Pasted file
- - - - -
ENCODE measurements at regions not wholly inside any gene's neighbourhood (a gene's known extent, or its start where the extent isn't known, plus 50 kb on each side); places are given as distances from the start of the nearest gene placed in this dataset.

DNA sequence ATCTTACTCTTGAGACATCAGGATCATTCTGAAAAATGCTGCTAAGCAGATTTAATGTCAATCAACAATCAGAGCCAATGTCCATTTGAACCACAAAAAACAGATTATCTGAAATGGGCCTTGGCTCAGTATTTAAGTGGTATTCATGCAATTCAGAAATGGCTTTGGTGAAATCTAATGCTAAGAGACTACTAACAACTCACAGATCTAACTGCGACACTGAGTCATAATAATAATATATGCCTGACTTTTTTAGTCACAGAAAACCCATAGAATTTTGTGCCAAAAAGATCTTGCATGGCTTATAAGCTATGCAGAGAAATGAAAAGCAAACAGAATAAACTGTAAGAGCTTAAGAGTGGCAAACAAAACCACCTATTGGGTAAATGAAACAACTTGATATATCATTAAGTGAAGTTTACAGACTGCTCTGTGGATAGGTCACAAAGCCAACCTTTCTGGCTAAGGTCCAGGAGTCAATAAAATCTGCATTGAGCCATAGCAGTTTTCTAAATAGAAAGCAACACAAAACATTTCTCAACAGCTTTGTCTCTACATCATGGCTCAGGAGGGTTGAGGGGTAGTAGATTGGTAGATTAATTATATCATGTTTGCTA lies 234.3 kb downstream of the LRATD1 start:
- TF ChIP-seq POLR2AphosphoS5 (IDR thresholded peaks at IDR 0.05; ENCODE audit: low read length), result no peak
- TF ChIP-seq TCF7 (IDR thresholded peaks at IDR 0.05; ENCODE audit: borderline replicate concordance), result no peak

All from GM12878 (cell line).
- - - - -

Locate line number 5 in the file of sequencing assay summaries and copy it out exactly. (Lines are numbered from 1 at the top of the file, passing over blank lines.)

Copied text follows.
All from GM12878 (cell line).